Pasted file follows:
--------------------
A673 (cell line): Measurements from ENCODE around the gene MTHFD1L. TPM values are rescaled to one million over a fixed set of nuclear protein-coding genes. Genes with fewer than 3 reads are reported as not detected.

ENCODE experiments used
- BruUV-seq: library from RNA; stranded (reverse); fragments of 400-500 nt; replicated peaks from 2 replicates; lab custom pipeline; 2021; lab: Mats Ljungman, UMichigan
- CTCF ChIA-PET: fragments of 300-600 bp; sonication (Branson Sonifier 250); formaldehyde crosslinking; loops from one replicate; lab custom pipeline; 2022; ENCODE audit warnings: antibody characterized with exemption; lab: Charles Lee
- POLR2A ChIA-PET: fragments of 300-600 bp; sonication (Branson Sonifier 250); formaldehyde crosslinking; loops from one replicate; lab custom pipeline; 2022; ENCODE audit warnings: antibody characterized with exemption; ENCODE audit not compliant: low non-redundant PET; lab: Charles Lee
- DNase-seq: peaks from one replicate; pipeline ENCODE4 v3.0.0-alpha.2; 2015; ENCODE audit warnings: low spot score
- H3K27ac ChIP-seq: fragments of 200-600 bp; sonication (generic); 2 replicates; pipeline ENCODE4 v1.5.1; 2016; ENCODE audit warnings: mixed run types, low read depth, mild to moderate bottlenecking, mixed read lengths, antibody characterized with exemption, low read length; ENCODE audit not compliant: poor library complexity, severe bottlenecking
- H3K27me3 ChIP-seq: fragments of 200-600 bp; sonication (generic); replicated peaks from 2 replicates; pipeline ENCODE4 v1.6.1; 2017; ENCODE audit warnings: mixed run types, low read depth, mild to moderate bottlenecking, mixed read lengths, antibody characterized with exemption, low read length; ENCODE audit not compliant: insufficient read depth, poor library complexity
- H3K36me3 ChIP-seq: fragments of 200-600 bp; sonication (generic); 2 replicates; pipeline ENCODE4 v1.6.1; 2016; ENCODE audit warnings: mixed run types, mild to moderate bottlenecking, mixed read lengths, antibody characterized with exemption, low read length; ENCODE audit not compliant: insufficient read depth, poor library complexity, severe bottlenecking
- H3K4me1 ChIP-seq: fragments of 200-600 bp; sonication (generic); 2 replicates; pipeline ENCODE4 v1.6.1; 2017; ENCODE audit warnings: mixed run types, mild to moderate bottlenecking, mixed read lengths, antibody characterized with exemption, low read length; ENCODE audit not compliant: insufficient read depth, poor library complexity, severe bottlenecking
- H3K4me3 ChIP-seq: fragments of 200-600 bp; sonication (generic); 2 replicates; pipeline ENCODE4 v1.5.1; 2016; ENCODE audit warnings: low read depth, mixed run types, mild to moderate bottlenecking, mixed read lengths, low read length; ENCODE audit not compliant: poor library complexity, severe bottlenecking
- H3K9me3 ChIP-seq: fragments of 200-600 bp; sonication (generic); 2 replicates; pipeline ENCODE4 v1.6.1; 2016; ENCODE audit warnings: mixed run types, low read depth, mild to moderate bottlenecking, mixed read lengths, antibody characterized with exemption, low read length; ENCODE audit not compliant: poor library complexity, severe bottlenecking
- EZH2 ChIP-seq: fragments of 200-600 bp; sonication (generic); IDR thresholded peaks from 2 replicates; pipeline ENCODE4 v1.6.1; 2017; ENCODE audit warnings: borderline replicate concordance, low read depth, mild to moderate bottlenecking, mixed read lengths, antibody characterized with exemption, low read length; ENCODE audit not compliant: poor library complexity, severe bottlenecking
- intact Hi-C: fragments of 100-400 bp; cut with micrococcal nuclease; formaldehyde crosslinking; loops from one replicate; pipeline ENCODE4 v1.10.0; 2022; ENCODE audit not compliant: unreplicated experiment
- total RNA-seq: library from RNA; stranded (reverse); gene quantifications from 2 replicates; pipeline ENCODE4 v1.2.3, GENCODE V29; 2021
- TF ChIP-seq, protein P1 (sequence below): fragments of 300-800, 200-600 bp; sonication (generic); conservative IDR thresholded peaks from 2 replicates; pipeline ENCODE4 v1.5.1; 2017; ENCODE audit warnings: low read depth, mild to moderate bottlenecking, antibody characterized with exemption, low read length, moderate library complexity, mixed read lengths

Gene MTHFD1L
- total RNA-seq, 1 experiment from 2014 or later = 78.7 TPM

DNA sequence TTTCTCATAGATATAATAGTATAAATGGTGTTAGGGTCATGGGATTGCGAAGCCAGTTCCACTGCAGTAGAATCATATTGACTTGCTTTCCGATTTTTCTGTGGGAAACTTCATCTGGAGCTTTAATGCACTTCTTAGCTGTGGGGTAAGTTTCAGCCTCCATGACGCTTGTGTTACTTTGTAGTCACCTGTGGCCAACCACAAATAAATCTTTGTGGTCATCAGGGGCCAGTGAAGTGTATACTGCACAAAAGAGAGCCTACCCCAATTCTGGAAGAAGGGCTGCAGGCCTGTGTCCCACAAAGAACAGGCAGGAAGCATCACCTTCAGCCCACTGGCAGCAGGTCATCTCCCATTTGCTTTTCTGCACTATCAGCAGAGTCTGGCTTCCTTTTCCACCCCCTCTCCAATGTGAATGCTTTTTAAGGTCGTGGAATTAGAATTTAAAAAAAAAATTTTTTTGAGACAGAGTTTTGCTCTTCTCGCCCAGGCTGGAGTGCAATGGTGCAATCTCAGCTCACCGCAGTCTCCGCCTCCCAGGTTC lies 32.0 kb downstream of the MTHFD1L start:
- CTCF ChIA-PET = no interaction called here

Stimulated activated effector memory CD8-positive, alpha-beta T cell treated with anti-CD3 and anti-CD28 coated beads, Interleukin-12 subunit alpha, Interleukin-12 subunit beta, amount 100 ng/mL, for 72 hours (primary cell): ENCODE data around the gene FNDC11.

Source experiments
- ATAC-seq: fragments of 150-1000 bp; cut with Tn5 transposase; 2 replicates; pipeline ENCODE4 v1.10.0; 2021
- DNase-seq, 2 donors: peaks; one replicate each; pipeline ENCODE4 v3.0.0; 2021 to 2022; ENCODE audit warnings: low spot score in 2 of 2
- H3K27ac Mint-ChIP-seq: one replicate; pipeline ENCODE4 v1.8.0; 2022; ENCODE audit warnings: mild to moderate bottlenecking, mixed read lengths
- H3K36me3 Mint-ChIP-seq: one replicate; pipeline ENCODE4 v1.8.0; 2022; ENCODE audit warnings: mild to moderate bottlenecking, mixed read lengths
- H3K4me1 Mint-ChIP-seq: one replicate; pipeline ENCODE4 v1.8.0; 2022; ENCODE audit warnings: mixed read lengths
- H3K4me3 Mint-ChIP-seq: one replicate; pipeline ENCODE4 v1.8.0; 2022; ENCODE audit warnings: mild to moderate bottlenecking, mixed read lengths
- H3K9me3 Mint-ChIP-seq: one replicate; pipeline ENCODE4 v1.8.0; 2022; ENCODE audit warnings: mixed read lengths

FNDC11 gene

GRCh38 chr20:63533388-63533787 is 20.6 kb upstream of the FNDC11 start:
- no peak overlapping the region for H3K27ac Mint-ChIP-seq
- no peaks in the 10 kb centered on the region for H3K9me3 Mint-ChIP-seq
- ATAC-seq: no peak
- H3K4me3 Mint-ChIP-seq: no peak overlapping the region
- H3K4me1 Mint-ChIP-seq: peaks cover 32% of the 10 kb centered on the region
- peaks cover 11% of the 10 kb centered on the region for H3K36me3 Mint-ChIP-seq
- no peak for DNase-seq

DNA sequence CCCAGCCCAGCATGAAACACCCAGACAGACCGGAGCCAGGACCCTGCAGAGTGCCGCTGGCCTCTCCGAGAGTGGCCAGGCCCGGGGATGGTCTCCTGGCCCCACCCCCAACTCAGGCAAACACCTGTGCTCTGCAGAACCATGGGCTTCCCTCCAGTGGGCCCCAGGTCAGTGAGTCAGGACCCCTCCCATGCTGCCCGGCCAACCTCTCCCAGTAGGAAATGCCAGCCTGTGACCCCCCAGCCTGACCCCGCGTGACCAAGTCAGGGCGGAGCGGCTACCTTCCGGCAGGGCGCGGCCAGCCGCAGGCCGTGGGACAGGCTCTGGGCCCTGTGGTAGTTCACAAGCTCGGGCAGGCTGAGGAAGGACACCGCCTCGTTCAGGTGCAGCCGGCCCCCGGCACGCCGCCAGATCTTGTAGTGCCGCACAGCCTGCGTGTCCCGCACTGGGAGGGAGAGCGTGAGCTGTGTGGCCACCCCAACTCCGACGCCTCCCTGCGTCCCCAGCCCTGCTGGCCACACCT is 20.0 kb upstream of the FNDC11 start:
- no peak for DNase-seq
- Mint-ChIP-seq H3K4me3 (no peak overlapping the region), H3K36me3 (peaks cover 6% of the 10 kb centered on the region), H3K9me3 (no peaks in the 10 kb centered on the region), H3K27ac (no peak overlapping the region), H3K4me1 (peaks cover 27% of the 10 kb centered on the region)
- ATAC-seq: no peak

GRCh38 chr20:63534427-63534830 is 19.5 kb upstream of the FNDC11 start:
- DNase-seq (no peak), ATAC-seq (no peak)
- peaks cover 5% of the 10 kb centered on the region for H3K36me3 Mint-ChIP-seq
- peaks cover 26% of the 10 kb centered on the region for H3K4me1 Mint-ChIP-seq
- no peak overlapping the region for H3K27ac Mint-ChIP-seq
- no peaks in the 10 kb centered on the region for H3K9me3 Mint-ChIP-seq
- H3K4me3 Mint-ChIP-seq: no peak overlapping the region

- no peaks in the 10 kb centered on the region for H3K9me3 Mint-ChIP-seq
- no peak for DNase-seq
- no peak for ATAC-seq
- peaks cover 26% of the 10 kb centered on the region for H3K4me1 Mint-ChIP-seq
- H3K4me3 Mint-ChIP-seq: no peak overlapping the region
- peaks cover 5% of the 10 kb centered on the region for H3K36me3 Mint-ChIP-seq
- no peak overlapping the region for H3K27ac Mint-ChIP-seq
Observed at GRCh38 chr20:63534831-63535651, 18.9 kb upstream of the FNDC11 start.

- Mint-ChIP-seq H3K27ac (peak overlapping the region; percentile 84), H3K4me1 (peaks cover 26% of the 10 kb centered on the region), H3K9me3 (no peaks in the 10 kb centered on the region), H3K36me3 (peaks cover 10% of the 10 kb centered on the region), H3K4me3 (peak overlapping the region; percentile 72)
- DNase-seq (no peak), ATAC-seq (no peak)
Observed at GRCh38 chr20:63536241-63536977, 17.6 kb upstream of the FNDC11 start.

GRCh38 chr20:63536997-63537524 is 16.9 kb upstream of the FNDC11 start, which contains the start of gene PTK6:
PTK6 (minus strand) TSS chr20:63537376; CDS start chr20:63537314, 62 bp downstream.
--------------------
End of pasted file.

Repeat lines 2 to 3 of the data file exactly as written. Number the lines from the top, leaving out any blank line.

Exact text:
ENCODE experiments used
- BruUV-seq: library from RNA; stranded (reverse); fragments of 400-500 nt; replicated peaks from 2 replicates; lab custom pipeline; 2021; lab: Mats Ljungman, UMichigan